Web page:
1. To make the crust, whisk together flour, sugar, and salt. Incorporate chilled butter either by (a) cutting into ½” pieces and blending into flour mixture with a pastry blender; or (b) freeze butter in one solid piece and grate using a box grater into the flour mixture, folding with a spatula to coat butter pieces with flour. Add shortening to flour mix, blend with fork or pastry blender until mix resembles coarse crumbs. Next, add cranberry juice concentrate and mix just until the crust begins to come together. You’ll want it just moist enough to make a ball with it in your hands. Wrap in plastic wrap and refrigerate at least 30 minutes (or as long as overnight). When ready, divide crust into two portions. Roll the first into a disc and place in the bottom of a 9” pie pan (deep dish works great), allowing some excess to overhang. Roll the second half of dough and cut into 1” strips for weaving the top crust.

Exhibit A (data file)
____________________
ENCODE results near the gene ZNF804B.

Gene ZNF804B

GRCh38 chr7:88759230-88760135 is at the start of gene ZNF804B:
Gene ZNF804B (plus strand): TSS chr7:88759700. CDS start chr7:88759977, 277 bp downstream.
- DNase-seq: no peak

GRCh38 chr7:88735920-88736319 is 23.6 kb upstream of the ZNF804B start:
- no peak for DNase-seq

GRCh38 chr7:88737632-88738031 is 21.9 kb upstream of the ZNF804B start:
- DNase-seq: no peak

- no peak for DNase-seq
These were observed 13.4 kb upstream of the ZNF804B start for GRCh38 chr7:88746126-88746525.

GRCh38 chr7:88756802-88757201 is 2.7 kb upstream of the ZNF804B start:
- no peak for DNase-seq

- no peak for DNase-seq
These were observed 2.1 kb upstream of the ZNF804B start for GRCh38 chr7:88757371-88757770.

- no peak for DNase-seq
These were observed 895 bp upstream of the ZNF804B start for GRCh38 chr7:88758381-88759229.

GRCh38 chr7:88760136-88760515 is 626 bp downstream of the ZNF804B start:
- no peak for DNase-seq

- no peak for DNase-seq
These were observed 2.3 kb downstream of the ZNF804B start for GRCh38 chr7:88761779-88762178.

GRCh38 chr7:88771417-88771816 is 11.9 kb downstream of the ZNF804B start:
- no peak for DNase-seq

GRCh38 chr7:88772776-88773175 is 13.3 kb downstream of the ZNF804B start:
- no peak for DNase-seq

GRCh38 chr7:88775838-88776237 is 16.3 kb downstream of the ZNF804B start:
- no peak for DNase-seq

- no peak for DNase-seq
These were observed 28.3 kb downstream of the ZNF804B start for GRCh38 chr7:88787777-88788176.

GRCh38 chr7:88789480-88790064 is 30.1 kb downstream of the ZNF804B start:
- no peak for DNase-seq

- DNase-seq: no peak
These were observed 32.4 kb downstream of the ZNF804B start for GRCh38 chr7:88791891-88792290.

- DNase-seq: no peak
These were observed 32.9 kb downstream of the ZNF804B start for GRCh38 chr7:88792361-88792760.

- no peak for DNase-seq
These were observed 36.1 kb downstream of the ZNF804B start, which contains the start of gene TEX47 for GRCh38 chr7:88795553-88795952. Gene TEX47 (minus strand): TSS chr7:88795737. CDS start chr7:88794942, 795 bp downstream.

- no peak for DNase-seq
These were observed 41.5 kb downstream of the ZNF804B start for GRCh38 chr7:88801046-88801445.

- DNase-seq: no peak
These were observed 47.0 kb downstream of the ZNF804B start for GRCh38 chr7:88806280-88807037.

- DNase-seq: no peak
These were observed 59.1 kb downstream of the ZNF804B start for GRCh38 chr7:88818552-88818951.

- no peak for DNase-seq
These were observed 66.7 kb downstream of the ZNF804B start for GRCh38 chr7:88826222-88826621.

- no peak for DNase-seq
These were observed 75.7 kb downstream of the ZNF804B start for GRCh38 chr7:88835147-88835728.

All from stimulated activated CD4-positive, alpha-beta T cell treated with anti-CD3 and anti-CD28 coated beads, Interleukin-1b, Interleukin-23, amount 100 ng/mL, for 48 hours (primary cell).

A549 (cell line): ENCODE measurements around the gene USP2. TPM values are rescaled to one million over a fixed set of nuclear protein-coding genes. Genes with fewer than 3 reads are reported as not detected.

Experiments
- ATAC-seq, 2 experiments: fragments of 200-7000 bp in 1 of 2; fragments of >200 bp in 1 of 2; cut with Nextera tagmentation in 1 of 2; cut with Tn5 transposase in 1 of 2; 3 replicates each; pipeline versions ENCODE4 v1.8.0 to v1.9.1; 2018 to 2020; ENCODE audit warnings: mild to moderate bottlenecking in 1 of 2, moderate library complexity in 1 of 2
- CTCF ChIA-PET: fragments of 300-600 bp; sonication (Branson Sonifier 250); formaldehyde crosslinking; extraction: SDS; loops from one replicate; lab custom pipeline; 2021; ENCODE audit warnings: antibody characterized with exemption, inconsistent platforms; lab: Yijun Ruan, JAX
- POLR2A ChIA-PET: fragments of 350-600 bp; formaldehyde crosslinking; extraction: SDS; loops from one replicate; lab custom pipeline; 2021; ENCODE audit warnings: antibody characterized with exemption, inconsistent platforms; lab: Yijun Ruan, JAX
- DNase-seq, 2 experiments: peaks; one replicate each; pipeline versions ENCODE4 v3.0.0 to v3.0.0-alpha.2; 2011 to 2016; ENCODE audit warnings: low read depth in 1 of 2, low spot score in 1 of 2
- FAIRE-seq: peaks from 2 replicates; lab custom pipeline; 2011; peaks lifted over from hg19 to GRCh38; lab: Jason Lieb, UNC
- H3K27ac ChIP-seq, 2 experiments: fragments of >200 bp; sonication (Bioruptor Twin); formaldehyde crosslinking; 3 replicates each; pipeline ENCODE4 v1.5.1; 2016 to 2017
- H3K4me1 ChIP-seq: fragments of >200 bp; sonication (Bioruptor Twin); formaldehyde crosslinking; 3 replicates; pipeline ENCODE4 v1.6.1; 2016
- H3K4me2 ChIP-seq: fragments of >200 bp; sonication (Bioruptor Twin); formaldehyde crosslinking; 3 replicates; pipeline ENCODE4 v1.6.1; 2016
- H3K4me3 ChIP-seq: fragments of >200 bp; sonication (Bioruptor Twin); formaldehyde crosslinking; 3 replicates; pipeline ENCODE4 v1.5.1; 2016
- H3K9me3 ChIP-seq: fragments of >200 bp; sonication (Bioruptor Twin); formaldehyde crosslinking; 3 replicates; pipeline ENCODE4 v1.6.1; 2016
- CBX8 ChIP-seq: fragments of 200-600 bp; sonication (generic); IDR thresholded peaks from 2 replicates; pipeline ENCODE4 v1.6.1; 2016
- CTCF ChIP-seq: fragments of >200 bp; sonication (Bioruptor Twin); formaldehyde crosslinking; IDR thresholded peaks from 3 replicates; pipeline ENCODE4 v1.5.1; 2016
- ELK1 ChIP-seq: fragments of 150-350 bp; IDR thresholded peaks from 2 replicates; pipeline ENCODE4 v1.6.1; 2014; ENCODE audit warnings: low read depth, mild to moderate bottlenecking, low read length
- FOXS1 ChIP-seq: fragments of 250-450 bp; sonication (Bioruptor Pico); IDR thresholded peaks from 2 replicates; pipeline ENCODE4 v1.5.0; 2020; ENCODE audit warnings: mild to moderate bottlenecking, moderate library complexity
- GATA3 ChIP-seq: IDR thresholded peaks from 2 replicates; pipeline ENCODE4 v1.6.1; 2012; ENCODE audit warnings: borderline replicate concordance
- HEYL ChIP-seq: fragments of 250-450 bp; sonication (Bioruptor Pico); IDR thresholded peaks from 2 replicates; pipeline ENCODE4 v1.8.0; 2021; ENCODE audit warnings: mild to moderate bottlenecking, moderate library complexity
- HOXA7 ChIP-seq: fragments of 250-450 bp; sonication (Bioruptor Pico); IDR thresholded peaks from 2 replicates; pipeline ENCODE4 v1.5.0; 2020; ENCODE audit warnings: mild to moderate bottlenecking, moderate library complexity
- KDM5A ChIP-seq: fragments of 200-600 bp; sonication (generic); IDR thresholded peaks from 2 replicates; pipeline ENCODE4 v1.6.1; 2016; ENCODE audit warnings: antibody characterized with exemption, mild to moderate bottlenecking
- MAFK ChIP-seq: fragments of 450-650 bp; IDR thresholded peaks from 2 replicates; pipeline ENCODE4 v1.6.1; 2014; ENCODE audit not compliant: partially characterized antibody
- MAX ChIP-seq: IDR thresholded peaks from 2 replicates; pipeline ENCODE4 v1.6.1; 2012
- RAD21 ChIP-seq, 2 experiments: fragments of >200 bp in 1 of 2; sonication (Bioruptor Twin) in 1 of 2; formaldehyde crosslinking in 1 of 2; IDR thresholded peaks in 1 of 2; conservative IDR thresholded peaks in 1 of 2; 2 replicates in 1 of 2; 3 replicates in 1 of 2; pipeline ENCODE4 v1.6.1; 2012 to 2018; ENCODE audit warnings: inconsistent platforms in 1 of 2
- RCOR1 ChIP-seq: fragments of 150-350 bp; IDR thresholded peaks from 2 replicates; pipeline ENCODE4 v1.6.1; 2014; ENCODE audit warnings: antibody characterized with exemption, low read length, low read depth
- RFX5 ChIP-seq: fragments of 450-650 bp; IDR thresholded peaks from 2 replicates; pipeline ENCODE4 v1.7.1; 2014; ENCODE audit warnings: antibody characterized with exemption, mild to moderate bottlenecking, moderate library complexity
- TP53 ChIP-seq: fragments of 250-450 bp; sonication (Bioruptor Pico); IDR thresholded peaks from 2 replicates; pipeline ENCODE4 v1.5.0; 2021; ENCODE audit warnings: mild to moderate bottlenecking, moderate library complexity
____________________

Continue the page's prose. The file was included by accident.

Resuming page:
2. Combine the dried cranberries, water and 1-cup sugar in small saucepot. On medium heat, warm mixture and dissolve sugar. Bring to a boil and simmer until thick and syrupy; most of the water will be absorbed.

3. Peel, core and slice apples, toss lightly in lemon juice to prevent browning, then set aside. Combine ¼ cup sugar with the flour, cinnamon, nutmeg and salt, and then sprinkle over apples, tossing until evenly distributed.

4. Gently combine apple mixture with cranberries and evenly distribute in your pie pan. Scatter butter pats on top. Finish pie by weaving the second crust and crimping the edges together with the base crust. (Weaved crust can also be substituted with a crunchy crumble topping.)